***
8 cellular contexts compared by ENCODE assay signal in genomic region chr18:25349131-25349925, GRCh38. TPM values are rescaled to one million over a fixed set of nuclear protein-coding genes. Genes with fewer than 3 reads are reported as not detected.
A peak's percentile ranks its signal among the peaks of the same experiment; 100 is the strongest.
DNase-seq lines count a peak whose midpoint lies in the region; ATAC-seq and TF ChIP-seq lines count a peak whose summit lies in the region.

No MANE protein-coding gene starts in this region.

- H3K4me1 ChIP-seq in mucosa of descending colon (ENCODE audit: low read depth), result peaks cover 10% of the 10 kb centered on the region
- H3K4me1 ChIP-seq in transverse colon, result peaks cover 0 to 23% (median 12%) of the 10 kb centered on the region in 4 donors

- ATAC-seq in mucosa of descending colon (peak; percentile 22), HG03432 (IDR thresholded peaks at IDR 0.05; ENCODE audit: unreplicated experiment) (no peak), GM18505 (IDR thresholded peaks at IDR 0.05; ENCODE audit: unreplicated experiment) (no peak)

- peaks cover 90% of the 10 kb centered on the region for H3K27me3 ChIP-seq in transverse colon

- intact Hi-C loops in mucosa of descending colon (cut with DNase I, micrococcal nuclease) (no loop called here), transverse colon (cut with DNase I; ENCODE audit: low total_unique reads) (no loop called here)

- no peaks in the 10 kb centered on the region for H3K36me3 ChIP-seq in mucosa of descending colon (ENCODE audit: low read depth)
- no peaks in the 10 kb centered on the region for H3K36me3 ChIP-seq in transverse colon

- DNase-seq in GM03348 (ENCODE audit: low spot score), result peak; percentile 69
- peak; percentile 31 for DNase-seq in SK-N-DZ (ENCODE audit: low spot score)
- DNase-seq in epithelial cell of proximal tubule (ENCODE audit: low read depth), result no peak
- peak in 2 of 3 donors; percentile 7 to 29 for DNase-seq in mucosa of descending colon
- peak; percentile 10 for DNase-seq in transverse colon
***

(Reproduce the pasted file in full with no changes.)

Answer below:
8 cellular contexts compared by ENCODE assay signal in genomic region chr18:25349131-25349925, GRCh38. TPM values are rescaled to one million over a fixed set of nuclear protein-coding genes. Genes with fewer than 3 reads are reported as not detected.
A peak's percentile ranks its signal among the peaks of the same experiment; 100 is the strongest.
DNase-seq lines count a peak whose midpoint lies in the region; ATAC-seq and TF ChIP-seq lines count a peak whose summit lies in the region.

No MANE protein-coding gene starts in this region.

- H3K4me1 ChIP-seq in mucosa of descending colon (ENCODE audit: low read depth), result peaks cover 10% of the 10 kb centered on the region
- H3K4me1 ChIP-seq in transverse colon, result peaks cover 0 to 23% (median 12%) of the 10 kb centered on the region in 4 donors

- ATAC-seq in mucosa of descending colon (peak; percentile 22), HG03432 (IDR thresholded peaks at IDR 0.05; ENCODE audit: unreplicated experiment) (no peak), GM18505 (IDR thresholded peaks at IDR 0.05; ENCODE audit: unreplicated experiment) (no peak)

- peaks cover 90% of the 10 kb centered on the region for H3K27me3 ChIP-seq in transverse colon

- intact Hi-C loops in mucosa of descending colon (cut with DNase I, micrococcal nuclease) (no loop called here), transverse colon (cut with DNase I; ENCODE audit: low total_unique reads) (no loop called here)

- no peaks in the 10 kb centered on the region for H3K36me3 ChIP-seq in mucosa of descending colon (ENCODE audit: low read depth)
- no peaks in the 10 kb centered on the region for H3K36me3 ChIP-seq in transverse colon

- DNase-seq in GM03348 (ENCODE audit: low spot score), result peak; percentile 69
- peak; percentile 31 for DNase-seq in SK-N-DZ (ENCODE audit: low spot score)
- DNase-seq in epithelial cell of proximal tubule (ENCODE audit: low read depth), result no peak
- peak in 2 of 3 donors; percentile 7 to 29 for DNase-seq in mucosa of descending colon
- peak; percentile 10 for DNase-seq in transverse colon